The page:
Lithium therapy is useful for indications ranging from bipolar disorder to migraine headaches, but several interactions must be considered. As a result, serum lithium levels increase secondary to enhanced reabsorption. If coadministration is necessary, the dosage of lithium should be reduced by 50 percent when a diuretic or an NSAID is added.

    Signs or symptoms of lithium toxicity involve the central nervous system drowsiness, confusion, hand tremor, blurred vision, vertigo and seizures , gastrointestinal tract nausea and vomiting and cardiovascular system arrhythmias and widening of the QRS complex.

    Rifampin can increase the activity of hepatic enzymes involved in the metabolism of exogenous estrogens. Concomitant use of rifampin and oral contraceptive pills can lead to breakthrough bleeding and an increased risk of pregnancy. The interaction between oral contraceptives and other antibiotics is controversial in that no definitive studies have demonstrated contraceptive failure from such combinations. A recent retrospective study of patients who were taking an oral contraceptive and an antibiotic showed a small but insignificant increase in the risk of pregnancy.

    One proposed mechanism is interruption of the enterohepatic circulation of estrogen as a result of reduced bacterial hydrolysis in the gastrointestinal tract. A variety of antibiotics have been implicated. The failure of oral contraception may be suggested by breakthrough bleeding. A reasonable recommendation is to remind patients that the baseline failure rate for oral contraceptives is approximately one pregnancy per woman years i.

    Although insufficient evidence is available to make a firm conclusion, it appears possible that oral contraception may fail while patients are taking an antibiotic. Thus, patients should be encouraged to consider using an alternative method of contraception for the duration of the cycle. Troglitazone Rezulin has been reported to reduce the plasma concentrations of oral contraceptives by 30 percent through an unknown mechanism.

    Potentially fatal interactions can occur with coadministration of cisapride Propulsid and other drugs. Cisapride has been associated with prolongation of the QT interval, torsades de pointes, syncope, cardiac arrest and sudden death. The primary agents contraindicated for use with cisapride are certain macrolide antibiotics erythromycin and clarithromycin , certain antifungal agents fluconazole, itraconazole [Sporanox] and ketoconazole [Nizoral] , one antidepressant drug nefazodone [Serzone] and certain protease inhibitors indinavir [Crixivan] and ritonavir [Norvir].

    Most data on cisapride interactions are derived from case reports. However, current prescribing information warns against the coadministration of cisapride and any medications known to prolong the QT interval, such as class IA or III antiarrhythmic drugs, tricyclic antidepressants, erythromycin, clarithromycin and phenothiazines.

    Sildenafil Viagra is the first oral medication labeled by the U. Food and Drug Administration for the treatment of erectile dysfunction. Through inhibition of phosphodiesterase type 5, sildenafil enhances the effects of nitric oxide, potentiating penile erection after sexual arousal. Therefore, patients with erectile dysfunction are often taking other medications. Sildenafil therapy is absolutely contraindicated in patients who are taking any form of nitrates, because of the potentiation of nitrate hypotensive effects.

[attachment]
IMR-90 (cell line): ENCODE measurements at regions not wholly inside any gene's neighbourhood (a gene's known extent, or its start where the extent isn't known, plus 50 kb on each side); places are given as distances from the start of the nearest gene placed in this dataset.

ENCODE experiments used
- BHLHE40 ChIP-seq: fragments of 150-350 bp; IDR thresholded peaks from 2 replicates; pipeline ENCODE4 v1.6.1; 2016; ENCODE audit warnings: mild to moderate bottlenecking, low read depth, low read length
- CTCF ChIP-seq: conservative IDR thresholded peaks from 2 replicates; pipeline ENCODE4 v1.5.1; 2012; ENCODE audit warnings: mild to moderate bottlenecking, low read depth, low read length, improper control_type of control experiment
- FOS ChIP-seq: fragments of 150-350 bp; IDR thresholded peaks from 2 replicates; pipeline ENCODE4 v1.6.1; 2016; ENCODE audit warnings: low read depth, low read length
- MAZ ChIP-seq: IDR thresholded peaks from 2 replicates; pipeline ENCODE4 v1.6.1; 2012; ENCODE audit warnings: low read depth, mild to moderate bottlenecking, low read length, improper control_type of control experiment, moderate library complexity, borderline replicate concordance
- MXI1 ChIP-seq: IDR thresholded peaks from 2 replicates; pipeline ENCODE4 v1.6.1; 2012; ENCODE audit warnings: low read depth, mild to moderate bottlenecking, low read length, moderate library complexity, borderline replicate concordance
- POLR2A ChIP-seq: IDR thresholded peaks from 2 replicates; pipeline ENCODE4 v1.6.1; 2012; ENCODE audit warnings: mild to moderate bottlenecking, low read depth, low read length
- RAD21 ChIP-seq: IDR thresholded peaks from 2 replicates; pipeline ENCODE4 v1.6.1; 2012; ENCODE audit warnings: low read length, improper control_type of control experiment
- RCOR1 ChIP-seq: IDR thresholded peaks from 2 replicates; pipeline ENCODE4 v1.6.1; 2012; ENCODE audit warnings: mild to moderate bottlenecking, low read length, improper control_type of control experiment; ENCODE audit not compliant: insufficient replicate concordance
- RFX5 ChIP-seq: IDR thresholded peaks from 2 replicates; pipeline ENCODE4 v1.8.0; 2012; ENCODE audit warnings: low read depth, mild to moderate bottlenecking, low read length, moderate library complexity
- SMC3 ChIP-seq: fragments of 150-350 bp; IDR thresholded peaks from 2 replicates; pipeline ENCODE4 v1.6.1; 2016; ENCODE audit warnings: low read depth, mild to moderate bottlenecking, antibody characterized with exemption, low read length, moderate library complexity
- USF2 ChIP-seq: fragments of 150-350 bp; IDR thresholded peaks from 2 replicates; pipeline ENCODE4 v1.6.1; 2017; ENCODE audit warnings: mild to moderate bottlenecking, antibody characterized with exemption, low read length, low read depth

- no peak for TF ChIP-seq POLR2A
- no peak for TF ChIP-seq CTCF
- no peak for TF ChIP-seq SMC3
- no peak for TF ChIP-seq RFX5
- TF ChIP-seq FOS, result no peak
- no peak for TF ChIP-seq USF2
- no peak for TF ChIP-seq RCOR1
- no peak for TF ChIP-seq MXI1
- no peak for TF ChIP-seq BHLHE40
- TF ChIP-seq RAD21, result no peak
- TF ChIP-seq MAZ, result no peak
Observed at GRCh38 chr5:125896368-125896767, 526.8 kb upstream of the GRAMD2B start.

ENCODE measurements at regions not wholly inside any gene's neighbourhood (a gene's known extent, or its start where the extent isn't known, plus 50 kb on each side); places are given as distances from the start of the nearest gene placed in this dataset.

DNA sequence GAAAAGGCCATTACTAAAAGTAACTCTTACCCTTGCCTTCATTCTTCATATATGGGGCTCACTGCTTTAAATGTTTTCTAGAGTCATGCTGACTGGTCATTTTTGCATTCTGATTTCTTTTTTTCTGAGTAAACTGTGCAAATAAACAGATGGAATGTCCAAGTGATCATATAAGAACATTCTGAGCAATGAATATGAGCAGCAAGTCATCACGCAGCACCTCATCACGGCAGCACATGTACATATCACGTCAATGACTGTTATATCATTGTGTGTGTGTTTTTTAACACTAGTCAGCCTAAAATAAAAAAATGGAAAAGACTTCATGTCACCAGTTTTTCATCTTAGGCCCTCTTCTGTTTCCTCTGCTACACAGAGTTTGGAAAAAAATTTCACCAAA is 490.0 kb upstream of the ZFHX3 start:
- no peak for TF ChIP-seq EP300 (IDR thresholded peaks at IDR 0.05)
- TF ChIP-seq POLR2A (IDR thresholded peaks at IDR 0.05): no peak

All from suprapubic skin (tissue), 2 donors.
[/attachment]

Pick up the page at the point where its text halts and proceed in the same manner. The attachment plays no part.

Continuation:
Sildenafil is primarily metabolized in the liver by cytochrome P 3A4. Drugs that inhibit this enzyme, including erythromycin, cimetidine, ketoconazole and itraconazole, may increase plasma sildenafil concentrations. Sildenafil therapy should be initiated in the lowest dosage 25 mg in patients who are also taking a cytochrome P 3A4 inhibitor. The benefits of lowering cholesterol levels for the primary and secondary prevention of coronary artery disease have been well established.

    Most evidence supports using drugs that inhibit 3-hydroxymethylglutaryl—coenzyme A HMG-CoA reductase in the liver, which is the main site of cholesterol synthesis. These drugs are metabolized through the cytochrome P pathway. Concomitant use of statins and erythromycin, itraconazole, niacin or gemfibrozil Lopid can cause toxicity that manifests as elevated serum transaminase levels, myopathy, rhabdomyolysis and acute renal failure.

    However, the risk of toxicity increases when statins are coadministered with certain drugs. Because this risk may be dose-dependent, the dosage should be limited to the equivalent of 20 mg of lovastatin per day when any statin is given in combination with an interacting drug. In many patients, HMG-CoA reductase inhibitors fail to lower triglyceride cholesterol levels to a desirable range.

    Although concomitant use of gemfibrozil or niacin with an HMG-CoA reductase inhibitor may appear clinically appropriate, these combinations have been associated with a 2 to 5 percent increase in the risk of myopathy. If either combination is used, patients should be alert for muscle pain, tenderness or weakness. Creatine kinase levels should be measured if these symptoms occur. Lovastatin may potentiate the effects of warfarin by displacing the drug from plasma protein binding sites or inhibiting hepatic metabolism of the drug.